If an attacker on the network attempts to use ARP poisoning (spoofing) in order to redirect traffic to his own machine, what mechanisms and techniques are available for tracking the spoofed ARP messages to their source?

Are these techniques effective even when the attacking machine is using a spoofed MAC address (a likely scenario)?

2 Answers 2


According to my research on the subject, and running tests there are no quick fixes for tracking the source individual perpetrating this type of attack because of the nature of it. Meaning tracking, but not filtering/blocking. The attack method itself is basically easy to do compared to the scale of other types of attacks out there due to fundamental flaws in network hardware. There are however methods of blocking or tracking (in part) and ways to narrow down the search for an attacker.

One such tool called arpwatch (http://www.securityfocus.com/tools/142) that scans for changes in IP and MAC address then delivers an alert when found. There is a SUSE article on using the tool here: https://www.suse.com/communities/conversations/detecting-arp-poisoning-attacks/

The check into DHCP Snooping and DAI (Dynamic ARP Inspection): http://packetlife.net/blog/2010/aug/18/dhcp-snooping-and-dynamic-arp-inspection/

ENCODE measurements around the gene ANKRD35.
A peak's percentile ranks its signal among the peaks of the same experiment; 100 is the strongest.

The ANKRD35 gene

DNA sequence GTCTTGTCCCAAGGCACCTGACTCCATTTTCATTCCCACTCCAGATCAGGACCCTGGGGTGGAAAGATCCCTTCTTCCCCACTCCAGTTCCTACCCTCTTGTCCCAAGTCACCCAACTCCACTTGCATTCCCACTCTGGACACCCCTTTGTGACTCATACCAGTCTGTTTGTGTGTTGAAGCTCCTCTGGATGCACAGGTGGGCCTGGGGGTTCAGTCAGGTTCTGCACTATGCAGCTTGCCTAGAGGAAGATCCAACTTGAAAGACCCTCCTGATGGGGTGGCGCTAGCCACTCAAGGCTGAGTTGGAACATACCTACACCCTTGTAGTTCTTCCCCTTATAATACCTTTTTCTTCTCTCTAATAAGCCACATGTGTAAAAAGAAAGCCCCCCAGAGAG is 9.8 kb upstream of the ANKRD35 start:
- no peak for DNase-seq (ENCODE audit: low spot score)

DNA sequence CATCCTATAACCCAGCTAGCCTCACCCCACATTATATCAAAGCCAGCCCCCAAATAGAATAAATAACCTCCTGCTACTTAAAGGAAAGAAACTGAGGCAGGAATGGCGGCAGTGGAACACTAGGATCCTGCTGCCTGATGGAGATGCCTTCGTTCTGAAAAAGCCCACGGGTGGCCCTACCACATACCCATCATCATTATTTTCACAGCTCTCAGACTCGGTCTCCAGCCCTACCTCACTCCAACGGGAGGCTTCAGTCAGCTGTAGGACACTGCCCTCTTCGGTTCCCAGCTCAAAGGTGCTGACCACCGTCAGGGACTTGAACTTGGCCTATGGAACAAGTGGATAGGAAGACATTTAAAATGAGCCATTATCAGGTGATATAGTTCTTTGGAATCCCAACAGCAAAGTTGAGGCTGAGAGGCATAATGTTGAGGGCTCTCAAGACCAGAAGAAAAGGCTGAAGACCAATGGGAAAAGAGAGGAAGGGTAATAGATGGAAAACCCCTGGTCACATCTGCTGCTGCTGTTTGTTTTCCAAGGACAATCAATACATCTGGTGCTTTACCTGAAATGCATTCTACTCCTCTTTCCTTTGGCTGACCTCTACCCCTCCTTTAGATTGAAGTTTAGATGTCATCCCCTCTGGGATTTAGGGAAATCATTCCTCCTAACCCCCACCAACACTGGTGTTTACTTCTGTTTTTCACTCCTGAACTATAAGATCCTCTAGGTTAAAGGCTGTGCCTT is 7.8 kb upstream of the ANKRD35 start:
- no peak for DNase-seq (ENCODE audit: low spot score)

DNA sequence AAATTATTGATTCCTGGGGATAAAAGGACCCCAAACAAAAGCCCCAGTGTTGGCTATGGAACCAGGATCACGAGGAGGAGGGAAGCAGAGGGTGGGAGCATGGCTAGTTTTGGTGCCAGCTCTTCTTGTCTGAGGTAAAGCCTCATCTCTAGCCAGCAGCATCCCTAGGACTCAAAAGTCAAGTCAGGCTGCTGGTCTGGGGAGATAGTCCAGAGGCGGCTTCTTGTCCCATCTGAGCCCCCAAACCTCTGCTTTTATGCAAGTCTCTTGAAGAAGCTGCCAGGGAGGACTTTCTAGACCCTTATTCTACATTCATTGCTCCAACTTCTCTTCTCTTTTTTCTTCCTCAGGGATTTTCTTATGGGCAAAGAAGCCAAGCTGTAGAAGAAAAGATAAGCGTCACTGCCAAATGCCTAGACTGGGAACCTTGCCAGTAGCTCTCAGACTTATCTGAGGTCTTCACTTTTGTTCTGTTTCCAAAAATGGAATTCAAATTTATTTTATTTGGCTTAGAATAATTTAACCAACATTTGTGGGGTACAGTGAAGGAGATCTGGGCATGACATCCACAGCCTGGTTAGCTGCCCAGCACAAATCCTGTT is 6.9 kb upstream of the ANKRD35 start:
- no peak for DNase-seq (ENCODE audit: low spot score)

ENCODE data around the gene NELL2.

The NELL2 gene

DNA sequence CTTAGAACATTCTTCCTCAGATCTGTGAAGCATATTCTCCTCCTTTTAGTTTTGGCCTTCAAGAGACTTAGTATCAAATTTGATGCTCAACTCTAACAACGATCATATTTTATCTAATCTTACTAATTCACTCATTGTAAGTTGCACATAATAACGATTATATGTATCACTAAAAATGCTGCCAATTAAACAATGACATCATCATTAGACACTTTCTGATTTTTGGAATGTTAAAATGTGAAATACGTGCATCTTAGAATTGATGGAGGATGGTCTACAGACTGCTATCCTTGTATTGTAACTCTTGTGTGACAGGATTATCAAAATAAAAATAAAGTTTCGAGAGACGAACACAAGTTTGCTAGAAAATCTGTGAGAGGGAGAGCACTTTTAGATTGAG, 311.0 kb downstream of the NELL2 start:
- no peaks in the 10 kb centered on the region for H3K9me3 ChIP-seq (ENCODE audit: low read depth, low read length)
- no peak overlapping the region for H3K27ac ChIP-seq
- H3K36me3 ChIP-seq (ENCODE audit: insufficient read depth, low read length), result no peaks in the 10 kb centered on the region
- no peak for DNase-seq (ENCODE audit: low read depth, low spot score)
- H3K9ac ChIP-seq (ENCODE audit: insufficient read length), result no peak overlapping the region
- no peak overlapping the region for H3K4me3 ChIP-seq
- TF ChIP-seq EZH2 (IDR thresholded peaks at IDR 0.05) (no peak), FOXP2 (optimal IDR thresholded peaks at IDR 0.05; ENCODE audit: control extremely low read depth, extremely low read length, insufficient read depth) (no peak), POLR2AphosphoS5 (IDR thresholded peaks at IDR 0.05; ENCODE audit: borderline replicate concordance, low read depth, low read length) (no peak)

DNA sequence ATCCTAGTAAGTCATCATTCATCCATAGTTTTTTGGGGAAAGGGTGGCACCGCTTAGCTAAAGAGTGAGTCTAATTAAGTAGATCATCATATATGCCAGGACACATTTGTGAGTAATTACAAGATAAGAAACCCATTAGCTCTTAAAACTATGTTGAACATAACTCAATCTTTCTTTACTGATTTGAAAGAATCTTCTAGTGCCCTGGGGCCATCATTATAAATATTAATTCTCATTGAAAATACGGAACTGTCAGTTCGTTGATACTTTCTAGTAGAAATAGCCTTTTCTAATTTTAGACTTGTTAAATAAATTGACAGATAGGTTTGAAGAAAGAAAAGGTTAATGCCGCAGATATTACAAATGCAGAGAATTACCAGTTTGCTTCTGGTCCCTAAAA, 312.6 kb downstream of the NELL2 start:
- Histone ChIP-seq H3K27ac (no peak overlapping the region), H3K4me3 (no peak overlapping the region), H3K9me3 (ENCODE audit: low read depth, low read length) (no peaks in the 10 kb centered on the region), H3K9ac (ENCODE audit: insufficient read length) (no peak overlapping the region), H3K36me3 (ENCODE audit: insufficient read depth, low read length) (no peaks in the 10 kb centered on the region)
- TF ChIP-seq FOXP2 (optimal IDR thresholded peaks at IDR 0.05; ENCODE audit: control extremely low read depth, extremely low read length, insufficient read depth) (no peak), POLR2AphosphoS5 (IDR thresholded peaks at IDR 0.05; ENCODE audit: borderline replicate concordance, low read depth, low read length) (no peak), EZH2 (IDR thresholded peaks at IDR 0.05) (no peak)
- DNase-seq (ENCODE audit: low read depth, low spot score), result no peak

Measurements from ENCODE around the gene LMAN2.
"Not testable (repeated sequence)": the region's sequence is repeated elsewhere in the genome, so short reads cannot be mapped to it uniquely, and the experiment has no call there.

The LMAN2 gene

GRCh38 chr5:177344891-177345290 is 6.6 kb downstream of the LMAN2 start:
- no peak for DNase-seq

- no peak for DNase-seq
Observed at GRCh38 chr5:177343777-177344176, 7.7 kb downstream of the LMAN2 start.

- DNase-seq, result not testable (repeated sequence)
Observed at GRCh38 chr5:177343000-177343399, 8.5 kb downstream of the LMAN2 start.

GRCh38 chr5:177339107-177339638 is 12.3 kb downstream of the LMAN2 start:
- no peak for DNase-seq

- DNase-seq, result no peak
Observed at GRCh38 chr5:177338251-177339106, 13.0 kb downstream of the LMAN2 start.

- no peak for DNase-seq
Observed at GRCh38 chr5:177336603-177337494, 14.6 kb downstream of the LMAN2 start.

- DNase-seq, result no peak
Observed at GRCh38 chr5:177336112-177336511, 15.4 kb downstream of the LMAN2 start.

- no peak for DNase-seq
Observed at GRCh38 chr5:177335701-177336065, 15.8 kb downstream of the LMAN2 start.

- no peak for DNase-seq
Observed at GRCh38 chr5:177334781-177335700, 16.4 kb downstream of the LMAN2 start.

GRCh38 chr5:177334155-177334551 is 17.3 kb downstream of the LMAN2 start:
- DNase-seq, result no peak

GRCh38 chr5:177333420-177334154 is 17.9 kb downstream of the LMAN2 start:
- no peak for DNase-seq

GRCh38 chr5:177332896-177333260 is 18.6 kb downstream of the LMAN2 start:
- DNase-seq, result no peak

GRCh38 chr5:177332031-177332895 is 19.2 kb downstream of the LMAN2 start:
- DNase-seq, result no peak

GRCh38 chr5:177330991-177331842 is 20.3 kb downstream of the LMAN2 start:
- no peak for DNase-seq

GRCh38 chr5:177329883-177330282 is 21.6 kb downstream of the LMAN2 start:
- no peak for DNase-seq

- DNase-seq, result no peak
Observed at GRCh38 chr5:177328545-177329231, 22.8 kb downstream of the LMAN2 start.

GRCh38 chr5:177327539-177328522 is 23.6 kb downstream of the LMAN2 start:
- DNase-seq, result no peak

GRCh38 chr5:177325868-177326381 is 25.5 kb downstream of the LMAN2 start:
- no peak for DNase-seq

Izam is right, it is much easier to detect ARP poisoning than it is to target the attacker. The methods used most often find it when it occurs, or are focused on prevention. Wireshark describes a method of finding a starting point 'for investigation': http://searchsecurity.techtarget.com/video/How-to-use-Wireshark-to-detect-and-prevent-ARP-spoofing

ArpPoisoning.com offers a couple of scripts you run when you log into a server you have concern may be a target. http://www.arppoisoning.com/best-practices-for-defending-against-arp-poisoning-2/ One for linux: https://github.com/alan-reed/ARP-Defense and one for Windows based machines: https://github.com/alan-reed/ARP-Defense/blob/master/defendAPR.bat

The 2 scripts attempt to track the ARP table and compare it live as you are connected, and attempt to repair the ARP table as it is happening.

Another step would be to attempt triangulation (or trilateration) to target the attacker's physical location between multiple access points.

If you have multiple access points, then you have the opportunity when you find the one that is getting the highest level of ARP request traffic, and then by checking the signal strength pinpoint the location of an originating machine.

A security application by Aruba Networks uses triangulation to attempt to locate problems on the network as 'interference sources'. Interestingly enough, they have the same trick in reverse, using ARP poisoning as a defensive weapon: if an 'interference source' is detected it attempts to poison the ARP of the port of the switch used by it and kill its access to the network (page 19 here): http://www.arubanetworks.com/pdf/technology/TB_ProtectTheAir.pdf